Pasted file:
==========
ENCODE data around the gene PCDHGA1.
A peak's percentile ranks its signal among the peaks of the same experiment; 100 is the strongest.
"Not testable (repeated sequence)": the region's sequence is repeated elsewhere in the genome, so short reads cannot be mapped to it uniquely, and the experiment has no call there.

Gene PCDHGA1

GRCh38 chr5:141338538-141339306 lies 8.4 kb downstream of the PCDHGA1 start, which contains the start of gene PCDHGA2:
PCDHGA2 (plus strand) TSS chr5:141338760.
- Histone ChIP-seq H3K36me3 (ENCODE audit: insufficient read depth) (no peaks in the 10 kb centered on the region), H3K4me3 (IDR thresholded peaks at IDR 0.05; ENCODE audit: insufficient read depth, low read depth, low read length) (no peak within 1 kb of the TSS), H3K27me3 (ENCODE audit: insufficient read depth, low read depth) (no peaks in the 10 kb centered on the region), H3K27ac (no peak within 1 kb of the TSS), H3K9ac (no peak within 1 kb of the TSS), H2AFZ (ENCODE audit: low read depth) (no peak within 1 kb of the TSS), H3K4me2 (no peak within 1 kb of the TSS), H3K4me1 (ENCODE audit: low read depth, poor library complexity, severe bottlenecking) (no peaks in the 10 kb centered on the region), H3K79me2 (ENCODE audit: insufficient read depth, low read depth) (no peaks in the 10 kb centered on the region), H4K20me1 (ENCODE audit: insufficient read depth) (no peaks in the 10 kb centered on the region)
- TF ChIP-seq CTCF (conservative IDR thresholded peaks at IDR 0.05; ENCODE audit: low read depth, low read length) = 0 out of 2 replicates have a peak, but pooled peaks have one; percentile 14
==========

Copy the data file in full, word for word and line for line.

ENCODE data around the gene PCDHGA1.
A peak's percentile ranks its signal among the peaks of the same experiment; 100 is the strongest.
"Not testable (repeated sequence)": the region's sequence is repeated elsewhere in the genome, so short reads cannot be mapped to it uniquely, and the experiment has no call there.

Gene PCDHGA1

GRCh38 chr5:141338538-141339306 lies 8.4 kb downstream of the PCDHGA1 start, which contains the start of gene PCDHGA2:
PCDHGA2 (plus strand) TSS chr5:141338760.
- Histone ChIP-seq H3K36me3 (ENCODE audit: insufficient read depth) (no peaks in the 10 kb centered on the region), H3K4me3 (IDR thresholded peaks at IDR 0.05; ENCODE audit: insufficient read depth, low read depth, low read length) (no peak within 1 kb of the TSS), H3K27me3 (ENCODE audit: insufficient read depth, low read depth) (no peaks in the 10 kb centered on the region), H3K27ac (no peak within 1 kb of the TSS), H3K9ac (no peak within 1 kb of the TSS), H2AFZ (ENCODE audit: low read depth) (no peak within 1 kb of the TSS), H3K4me2 (no peak within 1 kb of the TSS), H3K4me1 (ENCODE audit: low read depth, poor library complexity, severe bottlenecking) (no peaks in the 10 kb centered on the region), H3K79me2 (ENCODE audit: insufficient read depth, low read depth) (no peaks in the 10 kb centered on the region), H4K20me1 (ENCODE audit: insufficient read depth) (no peaks in the 10 kb centered on the region)
- TF ChIP-seq CTCF (conservative IDR thresholded peaks at IDR 0.05; ENCODE audit: low read depth, low read length) = 0 out of 2 replicates have a peak, but pooled peaks have one; percentile 14